The text almost gives the answer.
The large animals, heifer, goat and ram were to be cut in two, and the two birds left uncut. Abram then placed the halved animals on either side of a short path - the two doves were placed one on each side of the path as well (uncut).
Thus, the birds were placed opposite each other. Gill summarizes this as follows:
but the birds divided he not; but laid them one against another, as
the pieces were laid; so the birds used in sacrifice under the law
were not to be divided, Leviticus 1:17; which may signify, that when
the people of the Jews, in the latter day, are converted, and brought
together into their own land, when they will better answer the
character of turtles and doves than they ever did, will be no more
divided and separated from each other.
The pulpit commentary offers a similar interpretation:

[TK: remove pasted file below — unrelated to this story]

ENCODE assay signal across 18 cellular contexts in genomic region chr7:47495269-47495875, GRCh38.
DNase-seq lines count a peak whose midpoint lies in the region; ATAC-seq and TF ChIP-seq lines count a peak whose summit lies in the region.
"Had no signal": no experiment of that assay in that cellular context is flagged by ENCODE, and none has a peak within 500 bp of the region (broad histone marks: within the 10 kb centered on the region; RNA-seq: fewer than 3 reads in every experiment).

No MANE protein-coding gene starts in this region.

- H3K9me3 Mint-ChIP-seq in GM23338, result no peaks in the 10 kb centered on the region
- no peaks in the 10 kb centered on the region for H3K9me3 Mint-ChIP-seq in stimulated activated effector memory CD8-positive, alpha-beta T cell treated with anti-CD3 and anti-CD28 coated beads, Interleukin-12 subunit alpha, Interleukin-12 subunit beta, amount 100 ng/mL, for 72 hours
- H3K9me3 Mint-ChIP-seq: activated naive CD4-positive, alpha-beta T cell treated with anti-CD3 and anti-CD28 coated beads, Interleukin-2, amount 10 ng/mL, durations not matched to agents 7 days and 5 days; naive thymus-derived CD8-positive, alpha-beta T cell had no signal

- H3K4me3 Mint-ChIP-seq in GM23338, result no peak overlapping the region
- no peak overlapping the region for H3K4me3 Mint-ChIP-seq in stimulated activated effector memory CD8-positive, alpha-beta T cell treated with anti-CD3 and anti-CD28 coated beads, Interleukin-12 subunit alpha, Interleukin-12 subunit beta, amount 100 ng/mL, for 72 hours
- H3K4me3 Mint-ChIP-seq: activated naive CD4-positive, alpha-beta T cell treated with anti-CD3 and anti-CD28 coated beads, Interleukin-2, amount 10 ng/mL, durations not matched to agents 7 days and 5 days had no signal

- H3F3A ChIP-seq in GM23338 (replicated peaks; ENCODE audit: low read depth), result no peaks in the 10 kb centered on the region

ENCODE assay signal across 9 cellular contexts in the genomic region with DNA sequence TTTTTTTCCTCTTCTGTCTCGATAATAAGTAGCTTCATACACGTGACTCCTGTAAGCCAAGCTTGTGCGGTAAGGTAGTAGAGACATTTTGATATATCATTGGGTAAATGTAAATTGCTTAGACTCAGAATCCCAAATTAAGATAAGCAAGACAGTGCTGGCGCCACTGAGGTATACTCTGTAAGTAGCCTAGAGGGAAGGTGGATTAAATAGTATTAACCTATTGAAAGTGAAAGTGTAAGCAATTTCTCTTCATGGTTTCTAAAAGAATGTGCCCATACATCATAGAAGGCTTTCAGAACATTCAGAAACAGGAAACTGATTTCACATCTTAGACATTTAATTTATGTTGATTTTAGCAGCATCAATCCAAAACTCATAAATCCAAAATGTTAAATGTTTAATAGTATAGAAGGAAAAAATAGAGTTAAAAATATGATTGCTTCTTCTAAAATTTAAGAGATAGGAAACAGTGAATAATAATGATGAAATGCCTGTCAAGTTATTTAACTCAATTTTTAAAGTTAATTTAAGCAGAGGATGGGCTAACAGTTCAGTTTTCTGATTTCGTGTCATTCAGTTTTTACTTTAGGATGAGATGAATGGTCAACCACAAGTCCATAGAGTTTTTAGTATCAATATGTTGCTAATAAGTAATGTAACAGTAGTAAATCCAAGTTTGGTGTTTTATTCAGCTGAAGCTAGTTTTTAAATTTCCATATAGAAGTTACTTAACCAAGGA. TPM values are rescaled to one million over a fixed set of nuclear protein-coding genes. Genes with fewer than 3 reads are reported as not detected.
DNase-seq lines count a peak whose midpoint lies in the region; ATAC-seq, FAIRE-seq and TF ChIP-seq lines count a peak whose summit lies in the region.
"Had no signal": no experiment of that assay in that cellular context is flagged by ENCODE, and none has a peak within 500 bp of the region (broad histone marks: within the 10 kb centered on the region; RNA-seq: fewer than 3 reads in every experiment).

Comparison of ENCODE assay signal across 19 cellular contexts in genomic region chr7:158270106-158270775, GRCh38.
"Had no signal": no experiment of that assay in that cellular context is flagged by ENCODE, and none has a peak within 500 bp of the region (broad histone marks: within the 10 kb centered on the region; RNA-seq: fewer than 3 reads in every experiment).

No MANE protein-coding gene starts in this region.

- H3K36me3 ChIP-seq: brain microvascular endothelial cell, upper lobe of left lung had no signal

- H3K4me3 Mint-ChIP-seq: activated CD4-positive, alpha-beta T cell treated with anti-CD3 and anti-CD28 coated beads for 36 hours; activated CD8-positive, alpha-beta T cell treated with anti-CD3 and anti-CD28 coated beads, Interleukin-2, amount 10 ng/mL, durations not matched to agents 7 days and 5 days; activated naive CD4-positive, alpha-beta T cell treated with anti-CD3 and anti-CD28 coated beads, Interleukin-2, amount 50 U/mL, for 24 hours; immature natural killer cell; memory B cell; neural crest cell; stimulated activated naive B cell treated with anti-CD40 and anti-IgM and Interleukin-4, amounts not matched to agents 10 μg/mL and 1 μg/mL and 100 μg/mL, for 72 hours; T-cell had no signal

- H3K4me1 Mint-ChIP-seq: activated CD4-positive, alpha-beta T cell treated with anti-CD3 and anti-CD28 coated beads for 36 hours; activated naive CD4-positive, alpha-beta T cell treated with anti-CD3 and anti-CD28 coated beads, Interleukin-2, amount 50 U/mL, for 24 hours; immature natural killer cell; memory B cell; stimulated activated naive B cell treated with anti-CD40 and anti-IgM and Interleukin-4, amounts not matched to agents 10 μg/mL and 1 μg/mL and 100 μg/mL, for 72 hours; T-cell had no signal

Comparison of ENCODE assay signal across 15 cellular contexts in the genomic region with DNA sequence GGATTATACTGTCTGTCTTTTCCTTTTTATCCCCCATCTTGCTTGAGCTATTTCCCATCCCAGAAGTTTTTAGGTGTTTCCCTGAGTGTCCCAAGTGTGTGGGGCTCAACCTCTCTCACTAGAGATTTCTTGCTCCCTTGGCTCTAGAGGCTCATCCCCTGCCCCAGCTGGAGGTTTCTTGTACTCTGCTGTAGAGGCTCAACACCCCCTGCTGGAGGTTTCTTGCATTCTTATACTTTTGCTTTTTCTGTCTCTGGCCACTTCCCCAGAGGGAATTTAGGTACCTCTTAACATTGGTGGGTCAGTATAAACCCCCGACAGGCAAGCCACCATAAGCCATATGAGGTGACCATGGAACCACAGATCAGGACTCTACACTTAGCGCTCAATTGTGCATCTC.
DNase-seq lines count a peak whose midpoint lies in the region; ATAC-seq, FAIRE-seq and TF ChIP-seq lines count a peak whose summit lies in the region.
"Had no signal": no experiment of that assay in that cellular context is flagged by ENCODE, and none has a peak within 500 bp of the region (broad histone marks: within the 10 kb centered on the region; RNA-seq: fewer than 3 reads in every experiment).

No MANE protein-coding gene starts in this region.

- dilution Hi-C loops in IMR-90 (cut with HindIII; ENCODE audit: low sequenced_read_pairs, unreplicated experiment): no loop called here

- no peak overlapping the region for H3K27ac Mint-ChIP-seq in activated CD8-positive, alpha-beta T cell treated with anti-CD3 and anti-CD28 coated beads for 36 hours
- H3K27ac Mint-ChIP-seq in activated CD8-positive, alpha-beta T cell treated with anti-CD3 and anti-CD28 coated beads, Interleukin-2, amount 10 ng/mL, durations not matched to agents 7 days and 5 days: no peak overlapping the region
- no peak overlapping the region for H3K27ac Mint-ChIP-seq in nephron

but the birds divided he not. So afterwards in the Mosaic legislation (Leviticus 1:7). Wordsworth detects in the non-dividing of
the birds an emblem of "the Holy Spirit, the Spirit of peace and love;
which is a Spirit of unity, and of "Christ's human spirit, which was
not divisible." Kalisch, with more probability, recognizes as the
reason of their not being divided the fact that such division was not
required, both fowls being regarded as one part of the sacrifice only,
and each, as the half, being placed opposite the other.